Edward Allcard, the first person to sail solo across the Atlantic in both directions, has died in Andorra at the age of 102
Yachtman and adventurer, Edward Allcard has died in Andorra, where he lived with his wife, Clare.
According to a notice in The Times, he passed away on 28 July at the age of 102.
The prolific author, who published his last book – Solo around Cape Horn: and beyond – in 2016, was part of a group of sailors who helped inspire small boat owners to journey the world.
He wrote numerous books about his adventures, including Single-Handed Passage and Temptess Returns.
Nicholas Gray, who met Allcard as part of his research for his book, Last Voyages, said: “Long a hero of mine, I feel privileged to have got to know Edward after several visits to his home recently and also to have met his amazing wife and daughter, Clare and Kate.”
“Edward was a true gentleman, unfailingly helpful and friendly to everyone he met. He made some amazing voyages, wrote some of the best ocean voyaging books and was an inspiration to us all. He will be sorely missed by all his many friends all over the world. What a man!” added Gray.
Born in Walton-on-Thames, Surrey, on 31 October 1914, Edward Allcard was an apprentice shipbuilder in Scotland before he qualified as a naval architect just before the Second World War.
He had learnt to sail as a youngster, and made his first single-handed voyage – from Scotland to Norway and back – in 1939.
In 1951, Edward Allcard became the first man to sail the Atlantic solo in both directions. He had crossed initially in 1949 on his 35-foot wooden ketch, Temptress.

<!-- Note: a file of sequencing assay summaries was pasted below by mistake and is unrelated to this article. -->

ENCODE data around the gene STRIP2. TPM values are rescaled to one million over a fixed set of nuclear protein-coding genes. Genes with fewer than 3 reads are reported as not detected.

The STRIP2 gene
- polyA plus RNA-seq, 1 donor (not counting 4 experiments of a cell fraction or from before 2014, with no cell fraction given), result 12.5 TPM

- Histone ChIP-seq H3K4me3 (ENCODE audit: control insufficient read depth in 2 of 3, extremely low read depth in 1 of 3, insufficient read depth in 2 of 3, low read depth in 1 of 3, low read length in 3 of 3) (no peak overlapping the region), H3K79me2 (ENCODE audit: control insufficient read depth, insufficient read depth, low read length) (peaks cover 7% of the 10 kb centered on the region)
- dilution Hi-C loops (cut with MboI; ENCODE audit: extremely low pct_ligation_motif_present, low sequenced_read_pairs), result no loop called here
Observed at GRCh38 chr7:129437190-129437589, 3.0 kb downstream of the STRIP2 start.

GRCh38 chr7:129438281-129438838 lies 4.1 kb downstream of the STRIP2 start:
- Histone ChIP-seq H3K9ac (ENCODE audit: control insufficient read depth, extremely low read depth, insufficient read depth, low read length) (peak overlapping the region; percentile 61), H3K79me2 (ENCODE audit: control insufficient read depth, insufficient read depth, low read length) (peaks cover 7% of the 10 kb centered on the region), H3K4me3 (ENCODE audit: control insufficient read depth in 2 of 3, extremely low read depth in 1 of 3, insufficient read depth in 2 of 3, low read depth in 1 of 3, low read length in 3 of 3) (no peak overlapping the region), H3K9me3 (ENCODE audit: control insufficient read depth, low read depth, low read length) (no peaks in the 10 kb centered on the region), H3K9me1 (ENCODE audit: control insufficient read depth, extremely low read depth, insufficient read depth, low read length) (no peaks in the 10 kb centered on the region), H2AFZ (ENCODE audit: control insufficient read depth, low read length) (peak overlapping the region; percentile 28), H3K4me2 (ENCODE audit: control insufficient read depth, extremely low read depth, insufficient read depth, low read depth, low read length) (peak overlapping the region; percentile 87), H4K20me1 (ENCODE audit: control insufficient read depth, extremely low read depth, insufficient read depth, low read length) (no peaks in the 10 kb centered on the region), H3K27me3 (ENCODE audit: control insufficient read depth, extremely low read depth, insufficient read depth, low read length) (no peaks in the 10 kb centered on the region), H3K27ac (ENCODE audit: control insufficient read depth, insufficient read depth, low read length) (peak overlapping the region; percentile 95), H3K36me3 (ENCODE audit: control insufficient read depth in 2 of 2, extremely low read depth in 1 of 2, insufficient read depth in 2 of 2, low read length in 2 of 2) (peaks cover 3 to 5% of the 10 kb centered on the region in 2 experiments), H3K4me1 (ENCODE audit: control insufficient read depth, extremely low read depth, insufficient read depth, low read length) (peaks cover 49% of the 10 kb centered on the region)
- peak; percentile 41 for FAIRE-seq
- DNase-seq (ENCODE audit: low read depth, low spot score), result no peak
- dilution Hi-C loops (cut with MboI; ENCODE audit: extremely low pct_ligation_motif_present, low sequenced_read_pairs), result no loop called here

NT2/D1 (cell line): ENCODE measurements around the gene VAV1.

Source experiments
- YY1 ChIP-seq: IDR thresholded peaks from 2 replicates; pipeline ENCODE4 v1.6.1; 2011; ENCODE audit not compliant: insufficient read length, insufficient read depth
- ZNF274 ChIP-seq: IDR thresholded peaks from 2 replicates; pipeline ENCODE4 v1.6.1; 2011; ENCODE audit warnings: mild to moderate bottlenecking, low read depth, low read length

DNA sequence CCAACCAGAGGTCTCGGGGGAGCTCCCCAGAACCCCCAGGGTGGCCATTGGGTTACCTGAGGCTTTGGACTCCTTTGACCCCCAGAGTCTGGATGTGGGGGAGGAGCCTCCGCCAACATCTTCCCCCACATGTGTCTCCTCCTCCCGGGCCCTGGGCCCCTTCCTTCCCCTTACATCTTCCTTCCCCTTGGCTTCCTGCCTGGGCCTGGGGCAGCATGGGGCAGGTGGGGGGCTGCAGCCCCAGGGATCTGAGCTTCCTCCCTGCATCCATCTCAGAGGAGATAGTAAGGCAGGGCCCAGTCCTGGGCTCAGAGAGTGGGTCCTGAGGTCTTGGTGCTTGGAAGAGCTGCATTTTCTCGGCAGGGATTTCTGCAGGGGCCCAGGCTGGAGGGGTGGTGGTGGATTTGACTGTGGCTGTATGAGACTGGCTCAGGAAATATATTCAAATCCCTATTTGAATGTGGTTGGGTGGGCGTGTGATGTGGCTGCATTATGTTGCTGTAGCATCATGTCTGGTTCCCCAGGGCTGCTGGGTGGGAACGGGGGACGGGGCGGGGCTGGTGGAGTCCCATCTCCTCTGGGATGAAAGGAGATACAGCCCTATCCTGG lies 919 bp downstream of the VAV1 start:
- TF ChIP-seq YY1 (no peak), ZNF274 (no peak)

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His return journey in 1951 became an international press sensation after he discovered a 23-year-old female stowaway – Otlilia Frayao – on board. The young woman had sneaked on board in the Azores, hoping to visit Europe and England.
In the Canaries in 1957, Allcard met the young Peter Tangvald – later to become the well-known sea gypsy – and they became life long friends.
The pair are credited with taking part in the first ever east-to-west solo transatlantic race when they raced each other to the West Indies. The wager – the princely sum of $1 – was won by Tangvald.
When Tangvald died in July 1991 off the coast of Bonaire, it was Allcard and his wife, Clare who gave a home to Tangvald’s 15-year-old son, Thomas, who himself disappeared with his fishing smack, Oasis, off the coast of Brazil in 2014.
Between 1957 and 1973, Edward Allcard sailed a protracted solo circumnavigation aboard his 36-foot wooden ketch, Sea Wanderer.
He wrote about his passage from Antigua to Argentina in his book, Voyage Alone. He published more details of his exploits 50 years later in his last book, Solo around Cape Horn: and beyond, which describes his voyage to Patagonia, Tierra del Fuego, and Cape Horn.
He and his wife, Clare, along with their daughter Kate, cruised extensively on their restored 69-foot gaff-rigged ex-Baltic trader, Johanne Regina in the 1970s and 1980s, visiting the Caribbean, Europe, the Seychelles and the Far East before returning to Europe and settling down in Andorra.
Allcard lived with his family in a mountain retreat in the tiny principality until his death on 28 July 2017.